When we reached Montauk, I exhaled. Even though the small town was only a short distance from East Hampton, it felt like I was miles from civilization. Montauk was the un-Hampton. Unpretentious and untamed.

We passed the IGA, the only full-service grocery store in town, which stocked my basics: milk, bread, and Ben & Jerry’s New York Super Fudge Chunk. After what I’d just seen at the Spenser estate, the thought of food, even Super Fudge Chunk, made me queasy. I closed my eyes and thought back to my first trip to Montauk. I knew I was home when I saw a sun-faded sign in a restaurant window—HELP WANTED—PIANO PLAYER WHO CAN SHUCK CLAMS.

Officer Bach left me at my door. I walked in and dropped my keys and cell phone into a yellowware bowl—a thank-you from decorating guru Molly McPherson after I worked with her in my former life on an American Home and Garden magazine spread. Like Molly, Caroline Spenser had a grand passion for collecting. Did that passion have anything to do with her murder?

At the French doors I looked out at the beautiful seascape and thought back to Thursday, when I saw Jillian Spenser at the East Hampton Library. It had been so long since we’d shared a dorm room, that to be perfectly honest, the only time I thought of her was when I read an article in Dave’s Hamptons about her mother, Caroline, and her legendary collections.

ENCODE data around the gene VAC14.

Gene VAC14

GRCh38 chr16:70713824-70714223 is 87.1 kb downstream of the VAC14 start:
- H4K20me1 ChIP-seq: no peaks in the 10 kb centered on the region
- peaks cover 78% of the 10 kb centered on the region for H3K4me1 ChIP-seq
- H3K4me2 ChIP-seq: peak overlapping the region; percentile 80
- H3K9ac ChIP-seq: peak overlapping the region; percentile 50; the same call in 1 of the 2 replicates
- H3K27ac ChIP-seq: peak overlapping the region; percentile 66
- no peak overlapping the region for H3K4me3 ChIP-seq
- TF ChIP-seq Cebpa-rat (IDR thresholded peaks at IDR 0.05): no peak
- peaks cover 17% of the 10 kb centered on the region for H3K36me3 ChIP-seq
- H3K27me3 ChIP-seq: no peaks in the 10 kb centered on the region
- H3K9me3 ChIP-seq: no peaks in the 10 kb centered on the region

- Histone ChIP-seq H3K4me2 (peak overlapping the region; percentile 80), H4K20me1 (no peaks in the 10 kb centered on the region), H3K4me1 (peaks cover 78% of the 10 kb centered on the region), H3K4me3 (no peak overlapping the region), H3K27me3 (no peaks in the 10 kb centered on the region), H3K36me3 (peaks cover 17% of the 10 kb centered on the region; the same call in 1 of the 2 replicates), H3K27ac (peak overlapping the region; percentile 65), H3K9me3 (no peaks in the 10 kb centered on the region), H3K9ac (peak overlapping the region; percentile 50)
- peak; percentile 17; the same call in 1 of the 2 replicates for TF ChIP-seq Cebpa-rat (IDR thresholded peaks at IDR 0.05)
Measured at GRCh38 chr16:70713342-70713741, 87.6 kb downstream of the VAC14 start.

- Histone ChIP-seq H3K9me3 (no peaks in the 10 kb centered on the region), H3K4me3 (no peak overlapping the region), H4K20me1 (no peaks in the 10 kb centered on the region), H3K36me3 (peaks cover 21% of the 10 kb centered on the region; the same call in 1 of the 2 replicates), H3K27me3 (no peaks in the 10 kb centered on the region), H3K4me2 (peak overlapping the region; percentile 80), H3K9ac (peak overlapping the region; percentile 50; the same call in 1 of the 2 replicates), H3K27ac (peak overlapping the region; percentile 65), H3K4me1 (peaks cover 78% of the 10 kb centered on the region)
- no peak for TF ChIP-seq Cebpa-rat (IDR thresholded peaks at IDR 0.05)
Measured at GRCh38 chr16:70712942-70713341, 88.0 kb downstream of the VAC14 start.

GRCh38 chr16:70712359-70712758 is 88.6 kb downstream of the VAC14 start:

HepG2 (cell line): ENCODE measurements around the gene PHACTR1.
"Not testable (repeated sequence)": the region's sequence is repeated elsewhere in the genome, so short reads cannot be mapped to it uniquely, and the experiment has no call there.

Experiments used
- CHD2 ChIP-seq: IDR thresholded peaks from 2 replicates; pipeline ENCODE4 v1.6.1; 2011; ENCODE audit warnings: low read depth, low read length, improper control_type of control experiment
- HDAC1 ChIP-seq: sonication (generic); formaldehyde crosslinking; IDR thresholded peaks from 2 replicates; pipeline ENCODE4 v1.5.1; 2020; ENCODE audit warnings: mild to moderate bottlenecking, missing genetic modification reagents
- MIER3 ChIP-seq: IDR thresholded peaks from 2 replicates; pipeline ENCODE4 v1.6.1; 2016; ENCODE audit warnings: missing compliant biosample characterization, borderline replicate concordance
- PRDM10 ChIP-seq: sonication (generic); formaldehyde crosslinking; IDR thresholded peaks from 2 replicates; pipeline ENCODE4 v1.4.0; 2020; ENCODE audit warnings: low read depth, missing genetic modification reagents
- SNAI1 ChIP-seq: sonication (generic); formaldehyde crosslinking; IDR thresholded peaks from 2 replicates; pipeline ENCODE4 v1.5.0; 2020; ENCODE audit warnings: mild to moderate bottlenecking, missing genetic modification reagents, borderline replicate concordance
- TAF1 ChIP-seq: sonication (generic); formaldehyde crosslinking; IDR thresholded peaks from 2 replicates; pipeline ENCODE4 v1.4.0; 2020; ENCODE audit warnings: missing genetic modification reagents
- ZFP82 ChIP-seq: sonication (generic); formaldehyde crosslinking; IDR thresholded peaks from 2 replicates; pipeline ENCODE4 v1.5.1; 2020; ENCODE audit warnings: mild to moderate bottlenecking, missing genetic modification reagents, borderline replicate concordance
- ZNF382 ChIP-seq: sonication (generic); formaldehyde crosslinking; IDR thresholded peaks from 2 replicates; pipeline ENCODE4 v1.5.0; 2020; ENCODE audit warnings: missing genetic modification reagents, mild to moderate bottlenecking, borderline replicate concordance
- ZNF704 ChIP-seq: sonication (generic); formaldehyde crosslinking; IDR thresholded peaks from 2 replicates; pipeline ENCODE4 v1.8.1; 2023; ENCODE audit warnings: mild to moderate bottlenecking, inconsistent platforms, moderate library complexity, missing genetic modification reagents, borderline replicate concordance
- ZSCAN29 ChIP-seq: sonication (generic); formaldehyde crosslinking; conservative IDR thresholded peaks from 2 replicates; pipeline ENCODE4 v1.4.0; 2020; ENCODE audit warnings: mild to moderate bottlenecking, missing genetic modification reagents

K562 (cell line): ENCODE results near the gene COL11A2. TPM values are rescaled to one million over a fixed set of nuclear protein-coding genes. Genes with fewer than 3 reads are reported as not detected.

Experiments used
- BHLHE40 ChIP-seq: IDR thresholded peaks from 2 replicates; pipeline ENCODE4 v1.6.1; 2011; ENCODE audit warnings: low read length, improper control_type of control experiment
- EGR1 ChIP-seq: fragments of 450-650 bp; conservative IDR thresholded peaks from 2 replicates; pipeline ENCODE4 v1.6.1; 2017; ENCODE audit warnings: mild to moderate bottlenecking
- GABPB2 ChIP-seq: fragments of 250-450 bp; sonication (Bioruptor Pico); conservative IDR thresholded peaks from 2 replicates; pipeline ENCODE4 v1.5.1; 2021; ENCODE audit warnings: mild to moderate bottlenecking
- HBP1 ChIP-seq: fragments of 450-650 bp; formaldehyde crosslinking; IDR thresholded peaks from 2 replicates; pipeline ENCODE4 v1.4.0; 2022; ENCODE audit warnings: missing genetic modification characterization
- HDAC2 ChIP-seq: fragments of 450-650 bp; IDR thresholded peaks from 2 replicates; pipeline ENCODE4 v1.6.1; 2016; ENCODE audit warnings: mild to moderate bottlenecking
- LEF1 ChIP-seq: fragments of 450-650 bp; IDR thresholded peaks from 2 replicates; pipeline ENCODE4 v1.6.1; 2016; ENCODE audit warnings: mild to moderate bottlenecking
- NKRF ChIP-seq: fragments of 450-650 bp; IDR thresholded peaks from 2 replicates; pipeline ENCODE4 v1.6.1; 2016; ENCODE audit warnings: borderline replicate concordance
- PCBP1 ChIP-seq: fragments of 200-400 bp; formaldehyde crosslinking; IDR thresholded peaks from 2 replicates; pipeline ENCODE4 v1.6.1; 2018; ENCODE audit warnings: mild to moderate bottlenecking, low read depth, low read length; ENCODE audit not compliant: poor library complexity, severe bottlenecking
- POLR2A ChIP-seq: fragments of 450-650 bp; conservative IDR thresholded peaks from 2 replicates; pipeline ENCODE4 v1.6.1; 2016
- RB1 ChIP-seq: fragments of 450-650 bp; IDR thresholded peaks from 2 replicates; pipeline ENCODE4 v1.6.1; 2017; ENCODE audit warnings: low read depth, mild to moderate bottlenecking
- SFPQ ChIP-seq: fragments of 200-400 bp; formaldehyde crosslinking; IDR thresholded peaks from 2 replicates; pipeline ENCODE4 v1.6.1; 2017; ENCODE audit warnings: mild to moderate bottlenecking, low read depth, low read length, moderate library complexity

After I’d filled Jillian in with the reason I moved to Montauk, she asked, “Are you sure your fiancé was cheating?”

“Sure enough to leave Manhattan with a packed U-Haul of ‘vintage crap,’ as Michael called it, and move to the easternmost tip of Long Island.”

“Oh, Meg, you’re so hot, you’ll have no problem finding a guy. Mother’s having one of her cocktail parties tomorrow. I’d love for you to come. She’s invited her usual stable of men. Hopefully they’ll swarm around you and leave me alone.”

I accepted, thinking of all the advantages of rubbing elbows with Jillian’s mother and her elite group of friends. It would be the perfect opportunity to pass out my Cottages by the Sea business cards. Only I, woman of big cojones and little capital, would try to erect an interior design business in the glitzy Hamptons.

Initially, the cocktail party had been a disappointment until Jillian’s mother had stopped at the bottom of a flight of steps leading to a fourth-floor attic and mentioned in her perfect snooty English accent that it was filled with artifacts from her deceased husband’s family, a family that had been one of East Hampton’s first. Attics were my number one fantasy, right behind a date with my latest movie-star crush or a winning Mega Millions lottery ticket. Not necessarily in that order. On my way out, I handed Caroline Spenser my business card. She gave me a disgusted look and said in front of the entire line of guests waiting to say their good-byes, “What’s that sticking out from the back hem of your skirt?” I turned and saw something ecru. Not toilet paper. No. Something much worse. I tugged and out came a huge pair of underwear. Granny panties. Not mine. The static from my Lycra skirt must’ve picked up someone’s stray from the commercial dryer at the Wash n Dri. Any chance I had of her calling flew out the door with me.